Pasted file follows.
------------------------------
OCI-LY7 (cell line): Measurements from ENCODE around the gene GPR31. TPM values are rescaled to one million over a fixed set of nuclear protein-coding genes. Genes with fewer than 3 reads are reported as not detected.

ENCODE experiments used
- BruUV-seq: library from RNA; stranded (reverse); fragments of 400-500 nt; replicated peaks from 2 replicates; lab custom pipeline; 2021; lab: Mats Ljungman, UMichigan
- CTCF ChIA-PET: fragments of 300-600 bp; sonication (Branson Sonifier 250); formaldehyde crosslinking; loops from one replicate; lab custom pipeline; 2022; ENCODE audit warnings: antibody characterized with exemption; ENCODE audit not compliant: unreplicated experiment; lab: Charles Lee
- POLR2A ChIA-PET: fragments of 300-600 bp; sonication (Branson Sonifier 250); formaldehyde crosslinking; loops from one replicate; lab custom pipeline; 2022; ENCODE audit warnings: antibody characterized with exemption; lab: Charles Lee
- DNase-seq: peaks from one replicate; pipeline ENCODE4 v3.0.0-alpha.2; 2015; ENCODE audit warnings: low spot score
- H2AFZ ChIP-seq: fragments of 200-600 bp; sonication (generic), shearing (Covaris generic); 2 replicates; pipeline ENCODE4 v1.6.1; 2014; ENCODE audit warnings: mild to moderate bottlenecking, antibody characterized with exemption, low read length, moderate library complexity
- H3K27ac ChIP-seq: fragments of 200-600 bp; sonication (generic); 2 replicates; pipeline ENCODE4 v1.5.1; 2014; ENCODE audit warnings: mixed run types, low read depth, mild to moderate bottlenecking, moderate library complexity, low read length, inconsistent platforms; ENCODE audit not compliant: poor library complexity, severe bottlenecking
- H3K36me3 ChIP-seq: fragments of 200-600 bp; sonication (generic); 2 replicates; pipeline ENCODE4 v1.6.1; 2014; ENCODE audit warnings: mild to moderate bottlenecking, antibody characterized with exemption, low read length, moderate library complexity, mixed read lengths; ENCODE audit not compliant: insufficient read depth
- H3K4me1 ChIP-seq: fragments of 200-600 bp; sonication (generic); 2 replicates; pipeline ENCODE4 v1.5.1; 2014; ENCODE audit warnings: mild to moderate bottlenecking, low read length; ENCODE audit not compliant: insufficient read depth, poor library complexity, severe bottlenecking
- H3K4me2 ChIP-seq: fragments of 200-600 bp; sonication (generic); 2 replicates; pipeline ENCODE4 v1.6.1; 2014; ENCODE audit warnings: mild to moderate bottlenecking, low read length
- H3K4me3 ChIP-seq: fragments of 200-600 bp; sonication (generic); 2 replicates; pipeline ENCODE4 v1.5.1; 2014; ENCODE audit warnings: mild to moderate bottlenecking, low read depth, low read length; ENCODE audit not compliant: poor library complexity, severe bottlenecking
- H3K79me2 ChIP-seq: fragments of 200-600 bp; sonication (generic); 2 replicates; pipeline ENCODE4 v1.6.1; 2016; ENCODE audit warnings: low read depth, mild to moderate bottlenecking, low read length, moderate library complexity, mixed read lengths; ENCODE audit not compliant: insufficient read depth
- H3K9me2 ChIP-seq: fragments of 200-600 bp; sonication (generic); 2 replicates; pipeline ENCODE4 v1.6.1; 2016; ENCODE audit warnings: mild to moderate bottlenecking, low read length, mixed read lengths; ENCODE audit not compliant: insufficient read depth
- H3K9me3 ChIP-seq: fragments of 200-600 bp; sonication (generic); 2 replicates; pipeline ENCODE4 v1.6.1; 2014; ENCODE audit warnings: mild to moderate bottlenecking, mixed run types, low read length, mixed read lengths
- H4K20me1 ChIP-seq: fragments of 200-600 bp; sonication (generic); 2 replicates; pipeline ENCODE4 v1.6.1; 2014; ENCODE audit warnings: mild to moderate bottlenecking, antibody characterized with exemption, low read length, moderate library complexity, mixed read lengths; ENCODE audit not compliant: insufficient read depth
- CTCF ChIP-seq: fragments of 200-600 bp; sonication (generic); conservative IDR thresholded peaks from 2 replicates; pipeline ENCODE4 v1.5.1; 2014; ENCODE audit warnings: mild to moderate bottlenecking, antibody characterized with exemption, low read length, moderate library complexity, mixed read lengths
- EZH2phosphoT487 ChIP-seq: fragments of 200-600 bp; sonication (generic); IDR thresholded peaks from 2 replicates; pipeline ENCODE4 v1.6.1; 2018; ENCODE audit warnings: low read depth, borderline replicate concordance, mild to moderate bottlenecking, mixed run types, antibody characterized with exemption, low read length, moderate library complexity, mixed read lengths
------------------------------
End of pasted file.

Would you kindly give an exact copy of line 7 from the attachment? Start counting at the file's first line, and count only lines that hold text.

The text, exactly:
- H2AFZ ChIP-seq: fragments of 200-600 bp; sonication (generic), shearing (Covaris generic); 2 replicates; pipeline ENCODE4 v1.6.1; 2014; ENCODE audit warnings: mild to moderate bottlenecking, antibody characterized with exemption, low read length, moderate library complexity